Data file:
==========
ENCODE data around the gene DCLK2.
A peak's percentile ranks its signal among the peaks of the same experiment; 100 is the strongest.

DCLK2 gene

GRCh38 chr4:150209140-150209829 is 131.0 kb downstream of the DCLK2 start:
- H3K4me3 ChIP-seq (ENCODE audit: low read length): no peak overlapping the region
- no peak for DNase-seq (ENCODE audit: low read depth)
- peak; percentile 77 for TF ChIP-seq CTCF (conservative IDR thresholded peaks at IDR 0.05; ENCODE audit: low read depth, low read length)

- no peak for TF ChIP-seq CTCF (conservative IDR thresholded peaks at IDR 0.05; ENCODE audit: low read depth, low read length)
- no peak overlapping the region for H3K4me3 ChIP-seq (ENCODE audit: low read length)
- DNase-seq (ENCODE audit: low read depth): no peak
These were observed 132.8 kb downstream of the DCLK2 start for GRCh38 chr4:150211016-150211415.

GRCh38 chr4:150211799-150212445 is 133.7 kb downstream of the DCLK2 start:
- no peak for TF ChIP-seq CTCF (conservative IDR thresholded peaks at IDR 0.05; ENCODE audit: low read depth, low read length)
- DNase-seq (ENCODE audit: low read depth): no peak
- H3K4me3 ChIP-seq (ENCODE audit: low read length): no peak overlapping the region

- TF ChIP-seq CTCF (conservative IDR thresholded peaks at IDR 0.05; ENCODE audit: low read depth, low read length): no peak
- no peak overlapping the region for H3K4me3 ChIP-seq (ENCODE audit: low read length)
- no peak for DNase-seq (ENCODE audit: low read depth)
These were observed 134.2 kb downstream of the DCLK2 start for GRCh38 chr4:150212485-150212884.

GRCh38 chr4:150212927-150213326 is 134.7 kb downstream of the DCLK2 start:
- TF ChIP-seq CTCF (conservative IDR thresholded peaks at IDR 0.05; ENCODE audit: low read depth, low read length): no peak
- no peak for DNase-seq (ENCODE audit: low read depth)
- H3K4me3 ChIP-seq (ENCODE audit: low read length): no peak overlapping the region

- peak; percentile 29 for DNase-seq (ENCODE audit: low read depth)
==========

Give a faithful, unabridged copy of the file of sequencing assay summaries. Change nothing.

ENCODE data around the gene DCLK2.
A peak's percentile ranks its signal among the peaks of the same experiment; 100 is the strongest.

DCLK2 gene

GRCh38 chr4:150209140-150209829 is 131.0 kb downstream of the DCLK2 start:
- H3K4me3 ChIP-seq (ENCODE audit: low read length): no peak overlapping the region
- no peak for DNase-seq (ENCODE audit: low read depth)
- peak; percentile 77 for TF ChIP-seq CTCF (conservative IDR thresholded peaks at IDR 0.05; ENCODE audit: low read depth, low read length)

- no peak for TF ChIP-seq CTCF (conservative IDR thresholded peaks at IDR 0.05; ENCODE audit: low read depth, low read length)
- no peak overlapping the region for H3K4me3 ChIP-seq (ENCODE audit: low read length)
- DNase-seq (ENCODE audit: low read depth): no peak
These were observed 132.8 kb downstream of the DCLK2 start for GRCh38 chr4:150211016-150211415.

GRCh38 chr4:150211799-150212445 is 133.7 kb downstream of the DCLK2 start:
- no peak for TF ChIP-seq CTCF (conservative IDR thresholded peaks at IDR 0.05; ENCODE audit: low read depth, low read length)
- DNase-seq (ENCODE audit: low read depth): no peak
- H3K4me3 ChIP-seq (ENCODE audit: low read length): no peak overlapping the region

- TF ChIP-seq CTCF (conservative IDR thresholded peaks at IDR 0.05; ENCODE audit: low read depth, low read length): no peak
- no peak overlapping the region for H3K4me3 ChIP-seq (ENCODE audit: low read length)
- no peak for DNase-seq (ENCODE audit: low read depth)
These were observed 134.2 kb downstream of the DCLK2 start for GRCh38 chr4:150212485-150212884.

GRCh38 chr4:150212927-150213326 is 134.7 kb downstream of the DCLK2 start:
- TF ChIP-seq CTCF (conservative IDR thresholded peaks at IDR 0.05; ENCODE audit: low read depth, low read length): no peak
- no peak for DNase-seq (ENCODE audit: low read depth)
- H3K4me3 ChIP-seq (ENCODE audit: low read length): no peak overlapping the region

- peak; percentile 29 for DNase-seq (ENCODE audit: low read depth)